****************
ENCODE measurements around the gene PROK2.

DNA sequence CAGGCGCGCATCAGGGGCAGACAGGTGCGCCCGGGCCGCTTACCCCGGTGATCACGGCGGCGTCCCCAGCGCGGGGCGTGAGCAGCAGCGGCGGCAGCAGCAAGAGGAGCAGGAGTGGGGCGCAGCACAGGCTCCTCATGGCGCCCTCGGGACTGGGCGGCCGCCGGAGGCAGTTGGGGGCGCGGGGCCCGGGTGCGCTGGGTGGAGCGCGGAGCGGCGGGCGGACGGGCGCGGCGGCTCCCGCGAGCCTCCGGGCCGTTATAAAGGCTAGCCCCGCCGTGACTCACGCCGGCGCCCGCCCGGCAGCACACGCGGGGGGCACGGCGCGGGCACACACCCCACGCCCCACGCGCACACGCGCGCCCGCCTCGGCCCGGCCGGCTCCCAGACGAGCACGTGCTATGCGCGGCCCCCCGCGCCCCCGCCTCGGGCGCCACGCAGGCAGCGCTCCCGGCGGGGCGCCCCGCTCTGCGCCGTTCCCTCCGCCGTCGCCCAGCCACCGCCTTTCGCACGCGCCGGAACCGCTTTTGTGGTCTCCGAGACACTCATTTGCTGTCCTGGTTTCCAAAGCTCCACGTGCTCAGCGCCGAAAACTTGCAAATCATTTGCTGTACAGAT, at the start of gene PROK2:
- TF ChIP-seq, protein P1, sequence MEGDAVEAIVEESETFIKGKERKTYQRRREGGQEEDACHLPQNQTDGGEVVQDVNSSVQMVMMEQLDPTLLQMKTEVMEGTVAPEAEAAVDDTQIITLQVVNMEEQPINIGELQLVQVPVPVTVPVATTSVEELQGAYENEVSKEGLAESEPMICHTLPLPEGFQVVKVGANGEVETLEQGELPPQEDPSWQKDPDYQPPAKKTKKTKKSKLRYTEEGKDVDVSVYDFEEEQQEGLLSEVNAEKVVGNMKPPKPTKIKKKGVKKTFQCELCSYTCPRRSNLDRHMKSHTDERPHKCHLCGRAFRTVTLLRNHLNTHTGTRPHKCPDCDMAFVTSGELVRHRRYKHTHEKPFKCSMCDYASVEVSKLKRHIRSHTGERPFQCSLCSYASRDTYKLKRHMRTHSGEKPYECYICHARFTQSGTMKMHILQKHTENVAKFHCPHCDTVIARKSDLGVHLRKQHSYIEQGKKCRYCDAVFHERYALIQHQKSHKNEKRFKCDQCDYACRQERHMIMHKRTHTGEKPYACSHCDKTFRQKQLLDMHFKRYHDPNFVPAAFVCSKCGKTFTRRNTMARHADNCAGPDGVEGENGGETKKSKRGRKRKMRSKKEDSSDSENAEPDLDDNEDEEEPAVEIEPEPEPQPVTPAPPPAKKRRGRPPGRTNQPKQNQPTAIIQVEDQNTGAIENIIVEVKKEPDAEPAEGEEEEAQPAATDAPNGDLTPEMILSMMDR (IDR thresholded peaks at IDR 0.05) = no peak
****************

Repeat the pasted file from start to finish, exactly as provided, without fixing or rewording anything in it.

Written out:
ENCODE measurements around the gene PROK2.

DNA sequence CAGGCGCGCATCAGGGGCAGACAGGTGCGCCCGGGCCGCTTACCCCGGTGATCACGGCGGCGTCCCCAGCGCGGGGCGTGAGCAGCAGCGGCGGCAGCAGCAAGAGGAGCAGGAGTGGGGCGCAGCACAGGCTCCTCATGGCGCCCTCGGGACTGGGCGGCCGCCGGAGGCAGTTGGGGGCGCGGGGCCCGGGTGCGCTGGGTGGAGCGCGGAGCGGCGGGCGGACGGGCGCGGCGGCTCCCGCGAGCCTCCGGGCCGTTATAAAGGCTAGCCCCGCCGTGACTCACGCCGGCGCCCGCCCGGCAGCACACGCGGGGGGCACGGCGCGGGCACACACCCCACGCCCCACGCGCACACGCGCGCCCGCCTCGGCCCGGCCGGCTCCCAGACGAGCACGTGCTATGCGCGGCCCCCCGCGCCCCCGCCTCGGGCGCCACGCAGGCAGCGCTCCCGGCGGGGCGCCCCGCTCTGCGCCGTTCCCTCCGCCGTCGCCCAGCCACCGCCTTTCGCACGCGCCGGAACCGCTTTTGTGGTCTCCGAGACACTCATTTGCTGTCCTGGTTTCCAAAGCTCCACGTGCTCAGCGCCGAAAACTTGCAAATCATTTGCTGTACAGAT, at the start of gene PROK2:
- TF ChIP-seq, protein P1, sequence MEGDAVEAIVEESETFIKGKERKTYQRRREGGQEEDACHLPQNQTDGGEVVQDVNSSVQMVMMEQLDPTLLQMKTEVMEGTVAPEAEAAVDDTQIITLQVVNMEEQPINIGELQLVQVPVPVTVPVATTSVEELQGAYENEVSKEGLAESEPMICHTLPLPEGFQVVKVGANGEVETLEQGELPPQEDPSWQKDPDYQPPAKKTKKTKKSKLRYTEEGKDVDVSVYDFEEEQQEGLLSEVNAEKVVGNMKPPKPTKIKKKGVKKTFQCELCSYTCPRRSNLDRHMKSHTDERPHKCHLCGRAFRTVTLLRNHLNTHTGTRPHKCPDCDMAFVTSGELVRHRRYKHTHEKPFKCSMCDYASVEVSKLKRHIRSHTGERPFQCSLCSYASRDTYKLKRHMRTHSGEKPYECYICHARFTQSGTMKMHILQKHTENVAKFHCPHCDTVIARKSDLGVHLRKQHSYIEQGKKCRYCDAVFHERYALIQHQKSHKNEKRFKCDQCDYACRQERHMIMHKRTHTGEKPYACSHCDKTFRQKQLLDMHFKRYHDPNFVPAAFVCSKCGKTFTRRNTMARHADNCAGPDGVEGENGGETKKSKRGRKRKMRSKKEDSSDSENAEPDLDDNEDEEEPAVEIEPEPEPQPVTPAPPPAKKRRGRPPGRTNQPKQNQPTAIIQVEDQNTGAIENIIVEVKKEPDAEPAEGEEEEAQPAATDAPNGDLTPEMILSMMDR (IDR thresholded peaks at IDR 0.05) = no peak